WDW v WDX and another matter

JudgeChia Wee Kiat
Judgment Date24 June 2022
Neutral Citation[2022] SGFC 55
CourtFamily Court (Singapore)
Docket NumberOSG 51 of 2021 & OSG 103 of 2021
Published date01 July 2022
Hearing Date10 February 2022,04 March 2022
Plaintiff CounselMs Iman Marini binte Salem Ibrahim (Salem Ibrahim LLC)
Defendant CounselMs Lee Mong Jen (LMJ Law Corporation)
Subject MatterFamily law,care and control,access,maintenance,child
Citation[2022] SGFC 55
District Judge Chia Wee Kiat:

There were two applications before me, namely, FC/OSG 51/2021 (“OSG 51”) and FC/OSG 103/2021 (“OSG 103”). These were cross-applications under s 5 of the Guardianship of Infants Act 1934 (“GIA”). The applications concern a 2-year-old child (“C”) taken out by her parents whom I shall refer to as the “Father” and the “Mother”.

I heard the applications on 10 February 2022 and gave my decision on 4 March 2022 with brief grounds. The orders made were as follows:

Custody, Care and Control

Parties are to have joint custody of C The Mother shall have care and control of C


The Father shall have access to C on Mondays, Tuesdays and Thursdays from 3 pm to 7 pm and Saturdays from 10 am to 6 pm at the Father's residence. The parties may, by mutual agreement, vary any term of the access arrangement set out in this order. The access shall be unsupervised save that the helper shall be allowed to accompany C for the duration of the Father's access for a period of 3 months till 31 May 2022 to help C adapt to the new routine. Thereafter, the Father shall have the discretion to decide whether to have the helper accompany C for access. The Father is to arrange for pickup and return of C and the helper from the Mother's residence. The question of overnight and overseas access shall be deferred to a time when C is older.

The Child's Passports/Child Development Account

Both Singapore and United States of America passports of C shall be kept by the Mother. The Father shall change the trustee of C's Child Development Account to the Mother.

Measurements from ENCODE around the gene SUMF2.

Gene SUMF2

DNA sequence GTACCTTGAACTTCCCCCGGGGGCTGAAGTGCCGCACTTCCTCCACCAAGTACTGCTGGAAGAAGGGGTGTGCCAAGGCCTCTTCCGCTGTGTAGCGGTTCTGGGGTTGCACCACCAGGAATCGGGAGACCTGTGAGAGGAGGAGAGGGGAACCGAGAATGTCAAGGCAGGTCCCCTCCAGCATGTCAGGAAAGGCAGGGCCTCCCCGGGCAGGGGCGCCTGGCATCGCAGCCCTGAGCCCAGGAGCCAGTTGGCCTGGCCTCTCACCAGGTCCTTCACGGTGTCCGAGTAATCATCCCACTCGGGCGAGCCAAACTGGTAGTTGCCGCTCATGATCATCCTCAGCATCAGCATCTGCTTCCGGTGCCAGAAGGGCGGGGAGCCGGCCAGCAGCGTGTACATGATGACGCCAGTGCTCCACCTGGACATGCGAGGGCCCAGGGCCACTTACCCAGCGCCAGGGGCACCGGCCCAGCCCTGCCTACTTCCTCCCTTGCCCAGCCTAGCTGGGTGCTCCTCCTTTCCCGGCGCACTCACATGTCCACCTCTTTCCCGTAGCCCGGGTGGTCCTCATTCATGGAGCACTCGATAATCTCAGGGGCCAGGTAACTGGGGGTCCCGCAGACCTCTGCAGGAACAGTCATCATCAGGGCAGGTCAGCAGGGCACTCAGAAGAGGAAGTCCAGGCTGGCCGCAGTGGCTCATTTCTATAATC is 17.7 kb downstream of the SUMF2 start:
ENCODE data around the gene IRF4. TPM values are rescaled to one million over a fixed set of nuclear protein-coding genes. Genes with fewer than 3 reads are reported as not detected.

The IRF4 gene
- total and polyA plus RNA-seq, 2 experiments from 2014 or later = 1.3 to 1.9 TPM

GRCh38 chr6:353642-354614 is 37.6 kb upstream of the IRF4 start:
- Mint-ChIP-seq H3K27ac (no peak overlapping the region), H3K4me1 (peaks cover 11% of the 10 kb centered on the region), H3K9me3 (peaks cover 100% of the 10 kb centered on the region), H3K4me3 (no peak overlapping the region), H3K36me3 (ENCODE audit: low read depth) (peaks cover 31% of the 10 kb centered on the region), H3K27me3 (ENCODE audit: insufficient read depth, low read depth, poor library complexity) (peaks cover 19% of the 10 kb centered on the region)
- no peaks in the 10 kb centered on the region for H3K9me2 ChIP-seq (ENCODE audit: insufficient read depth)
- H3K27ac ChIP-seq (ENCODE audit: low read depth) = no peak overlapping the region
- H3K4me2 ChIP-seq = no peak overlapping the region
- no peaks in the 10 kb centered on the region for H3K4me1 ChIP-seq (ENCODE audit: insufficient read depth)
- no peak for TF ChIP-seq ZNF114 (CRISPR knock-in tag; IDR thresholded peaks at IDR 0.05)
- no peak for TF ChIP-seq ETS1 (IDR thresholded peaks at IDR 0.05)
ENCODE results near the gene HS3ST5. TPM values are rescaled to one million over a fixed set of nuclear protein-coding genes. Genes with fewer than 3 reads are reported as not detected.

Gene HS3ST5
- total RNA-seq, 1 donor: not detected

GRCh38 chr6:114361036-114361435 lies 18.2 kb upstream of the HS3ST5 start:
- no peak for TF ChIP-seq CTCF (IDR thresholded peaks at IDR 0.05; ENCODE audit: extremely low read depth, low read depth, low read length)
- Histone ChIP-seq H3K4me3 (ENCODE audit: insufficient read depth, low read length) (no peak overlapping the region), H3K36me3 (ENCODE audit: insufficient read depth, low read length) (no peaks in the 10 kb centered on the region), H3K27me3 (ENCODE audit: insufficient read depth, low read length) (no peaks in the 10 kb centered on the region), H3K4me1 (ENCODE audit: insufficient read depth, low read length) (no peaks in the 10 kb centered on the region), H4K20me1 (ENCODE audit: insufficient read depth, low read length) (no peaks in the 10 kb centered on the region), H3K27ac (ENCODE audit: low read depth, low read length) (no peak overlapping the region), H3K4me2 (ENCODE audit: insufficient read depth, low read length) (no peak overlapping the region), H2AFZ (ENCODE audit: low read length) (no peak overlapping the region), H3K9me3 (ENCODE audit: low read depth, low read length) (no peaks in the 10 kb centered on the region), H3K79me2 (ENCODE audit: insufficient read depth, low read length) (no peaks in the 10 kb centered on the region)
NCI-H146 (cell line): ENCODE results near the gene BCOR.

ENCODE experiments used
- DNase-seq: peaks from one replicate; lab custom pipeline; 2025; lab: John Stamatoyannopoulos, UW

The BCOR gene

Maintenance for the Child

The Father shall pay the sum of $3,200 per month to the Mother as maintenance for C on the first day of each month and such maintenance is to be backdated to 1 August 2021 less the amounts paid by the Father to date. The Father shall pay or reimburse the Mother 65% of the additional educational expenses within 7 days upon the Mother providing the invoice.


The Father shall pay costs of $4,000 (all in) to the Mother.

As the parties have appealed against my decision, I now provide my full grounds of decision (“GD”).


The Father is an American citizen who owns a US-based construction company. The Mother, a Singapore citizen, is a Senior Associate at a bank.1

The Father met the Mother on a trip to Singapore in 20192 and the Mother became pregnant with his child.3 On 25 November 2019, the Father received a text message from the Mother explaining to him that she desired to get married before the child was born as she wanted to qualify for a Housing and Development Board (“HDB”) flat. When the Father texted the Mother the following day, she informed him that since there was a 3-week period to solemnize a marriage and she was due to give birth in 4 weeks, she had gone ahead to register to marry a close friend of hers.4

The Father says he was worried that the Mother marrying another man was not in his child’s best interests. He therefore agreed to marry the Mother but told her that he intended to consult a Singapore lawyer to better understand what marriage in Singapore would entail.5

The Father arrived in Singapore about a week later and first met with a lawyer on 10 December 2019. He was advised that a pre-nuptial agreement would be prudent and suggested this to the Mother.6

The parties registered their marriage on 17 December 2019.7

The Mother says the marriage is not a conventional one8 - the parties are neither friends nor companions.9 As she was below the age of 35, she thought the best position for her to raise the child would be to get married to form a family nucleus to purchase a property.10

The Mother says the Father made her sign a Prenuptial Deed (“the Deed”) prior to the registration of the marriage.11 Under the Deed dated 16 December 2019,12 the parties agreed inter alia that they shall retain their separate property set out in the Appendices in the event of a termination of the marriage. The Appendices show a contrasting difference in the wealth of the parties – the Father owns a wide variety of assets13 while the Mother has none.14 The Father’s assets include a condominium at Marina del Rey, a Tesla Model S P85D, a Piper Comanche aircraft and a 35’ C&C sailboat.

The Father says after the Mother informed him that she was pregnant, he planned to relocate to Singapore at the end of November 2019 so that he could be present for the child’s birth and be part of her life thereafter.15